Top Five Movies from a Sci-Fi Aficionado

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One of the things we want to do in the Sci-Fi section is to present works of art that influence our worldview and our approach to legal problems. 

Today, Yeliz Figen Döker presents a list of her 5 favorite sci-fi movies and discusses why you should watch them.

Stay tuned for upcoming lists! 

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Metropolis – 1927

Directed by Fritz Lang

“Who told you to attack the machines, you fools? Without them, you’ll all die!”

Who can describe a silent scream that lasts 149 minutes? 

Metropolis is by far one of the most revolutionary Sci-Fi movies of all time. Not only because of its unique and mysterious nature but because it screams without words, captivates without colors. Lang’s Metropolis is the proof of showing the immensity of emotions without the use of words or colors. 

The narrative is spellbinding, and as you watch it, so many films you’ve seen before come to your mind as you realize Lang’s masterpiece was, well, before all of them. Metropolis is still being influential to the new writers, directors, and probably everyone who tasted one minute of this intensive journey. 

It is not a movie that can be described in one sentence, it embodies many things: Class conflicts, uncontrolled technological development and generational conflicts, popular revolt, and demagogy. All epically told in a dystopian silent scream. 

The movie’s first half explores the anxieties around uncontrollable scientific progress where the mad scientist’s ambitions are far more influential than the ethical and societal norms of society. Because no matter what, this ‘mad scientist’ holds the string of ambiguous technology. Hence, one more time, Metropolis indicates the significance of ethics throughout the progress of every revolutionary notion.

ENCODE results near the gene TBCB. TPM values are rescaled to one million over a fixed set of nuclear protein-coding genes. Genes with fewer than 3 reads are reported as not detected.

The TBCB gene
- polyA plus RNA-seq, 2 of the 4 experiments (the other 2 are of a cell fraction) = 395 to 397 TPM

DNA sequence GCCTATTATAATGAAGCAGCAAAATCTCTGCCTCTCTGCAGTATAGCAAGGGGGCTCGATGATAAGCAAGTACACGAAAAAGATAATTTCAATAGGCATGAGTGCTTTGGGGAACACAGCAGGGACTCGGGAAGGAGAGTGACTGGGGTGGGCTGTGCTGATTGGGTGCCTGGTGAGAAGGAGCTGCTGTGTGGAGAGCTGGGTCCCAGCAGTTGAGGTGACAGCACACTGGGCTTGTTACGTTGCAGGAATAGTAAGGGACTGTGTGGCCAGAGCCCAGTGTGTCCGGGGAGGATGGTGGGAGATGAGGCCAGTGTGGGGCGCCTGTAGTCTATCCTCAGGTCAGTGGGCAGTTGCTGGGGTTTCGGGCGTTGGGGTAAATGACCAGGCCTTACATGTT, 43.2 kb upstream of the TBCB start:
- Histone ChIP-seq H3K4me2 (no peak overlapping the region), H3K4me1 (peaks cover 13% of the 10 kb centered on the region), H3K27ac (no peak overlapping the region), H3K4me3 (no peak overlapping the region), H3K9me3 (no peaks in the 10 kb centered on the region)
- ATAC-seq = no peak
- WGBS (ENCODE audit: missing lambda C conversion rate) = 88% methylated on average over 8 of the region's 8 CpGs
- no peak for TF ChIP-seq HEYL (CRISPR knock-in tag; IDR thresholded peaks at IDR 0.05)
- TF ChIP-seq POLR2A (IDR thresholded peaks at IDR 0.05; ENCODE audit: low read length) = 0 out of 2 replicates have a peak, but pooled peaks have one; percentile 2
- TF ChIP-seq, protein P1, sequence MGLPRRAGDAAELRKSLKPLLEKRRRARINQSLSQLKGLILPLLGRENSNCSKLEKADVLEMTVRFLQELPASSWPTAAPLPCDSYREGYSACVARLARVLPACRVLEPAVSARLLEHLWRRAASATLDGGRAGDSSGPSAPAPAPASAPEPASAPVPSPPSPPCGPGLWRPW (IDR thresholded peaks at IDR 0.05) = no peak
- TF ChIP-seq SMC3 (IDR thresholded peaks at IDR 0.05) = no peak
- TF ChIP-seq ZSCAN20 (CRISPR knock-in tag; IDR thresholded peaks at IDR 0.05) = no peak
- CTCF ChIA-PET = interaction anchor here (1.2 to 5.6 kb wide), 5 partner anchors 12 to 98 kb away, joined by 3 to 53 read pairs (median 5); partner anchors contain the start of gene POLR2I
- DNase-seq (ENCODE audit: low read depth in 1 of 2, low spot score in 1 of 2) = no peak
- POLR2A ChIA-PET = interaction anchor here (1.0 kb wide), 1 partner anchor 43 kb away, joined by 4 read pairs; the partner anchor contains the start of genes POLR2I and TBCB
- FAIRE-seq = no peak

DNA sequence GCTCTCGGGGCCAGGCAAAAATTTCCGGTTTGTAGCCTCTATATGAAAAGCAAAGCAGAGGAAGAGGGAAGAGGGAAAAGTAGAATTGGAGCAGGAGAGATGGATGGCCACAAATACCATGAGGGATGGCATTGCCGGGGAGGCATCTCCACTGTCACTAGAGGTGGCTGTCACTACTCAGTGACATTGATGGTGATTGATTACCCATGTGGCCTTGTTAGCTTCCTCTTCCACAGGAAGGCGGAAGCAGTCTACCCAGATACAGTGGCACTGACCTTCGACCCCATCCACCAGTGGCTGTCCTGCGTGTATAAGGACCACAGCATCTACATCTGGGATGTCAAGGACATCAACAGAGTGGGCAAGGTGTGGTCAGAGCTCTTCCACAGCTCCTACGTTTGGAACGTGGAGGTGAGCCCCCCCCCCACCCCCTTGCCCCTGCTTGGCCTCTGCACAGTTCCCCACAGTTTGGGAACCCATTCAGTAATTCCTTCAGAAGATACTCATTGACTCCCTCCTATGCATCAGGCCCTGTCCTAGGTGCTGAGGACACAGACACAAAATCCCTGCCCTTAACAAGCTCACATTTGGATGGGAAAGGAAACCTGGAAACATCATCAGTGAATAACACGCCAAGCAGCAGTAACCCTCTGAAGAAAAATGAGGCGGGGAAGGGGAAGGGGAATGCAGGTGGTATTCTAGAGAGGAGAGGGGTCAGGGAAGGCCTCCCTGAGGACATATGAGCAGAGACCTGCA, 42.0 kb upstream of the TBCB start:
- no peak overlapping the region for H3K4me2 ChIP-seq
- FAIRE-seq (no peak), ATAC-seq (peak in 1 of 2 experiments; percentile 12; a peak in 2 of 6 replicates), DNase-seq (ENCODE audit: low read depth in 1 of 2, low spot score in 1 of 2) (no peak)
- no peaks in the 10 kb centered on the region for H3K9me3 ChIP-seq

The need of having ethics of technology holds a special place in its time since The Great War was a true example of showing how technology can be used as deadly weapons. By touching upon the mad scientist theme, it again reminds us of the concept that can be traced back to Dr Frankenstein, ‘would it be rational to leave the responsibility to scientists (manufacturers) of being an arbiter of moral decisions posed by emerging technologies?’ These debates are philosophical questions with no answers that still plague us today. 

To grasp that Sci-Fi is a very effective allegorical genre in describing the effects of technology on society, the reader may start delving into Sci-Fi by watching Lang’s masterpiece first.

*Also, check out Rintaro’s Metropolis

*Last but not least, check Giorgio Moroder’s Score for Metropolis

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Fantastic Planet – 1973

Directed by René Laloux


“But is that intelligence?”

Fantastic Planet is the last movie that I’ve watched on this list. Looking from the bright side, it is good that I’ve waited for some time to watch this one; because it is necessary to reach a certain level of perception to fully comprehend some artefacts. Fantastic Planet is a truly fascinating, freaky, and bone-chilling cult movie—a nightmare of the surrealist.

Since the title of the movie is Fantastic Planet, it can be assumed that themes from the fantasy genre domineer the plot. However, as you continue this eerie journey, you may realize the only fantastical thing about this movie is merely its title.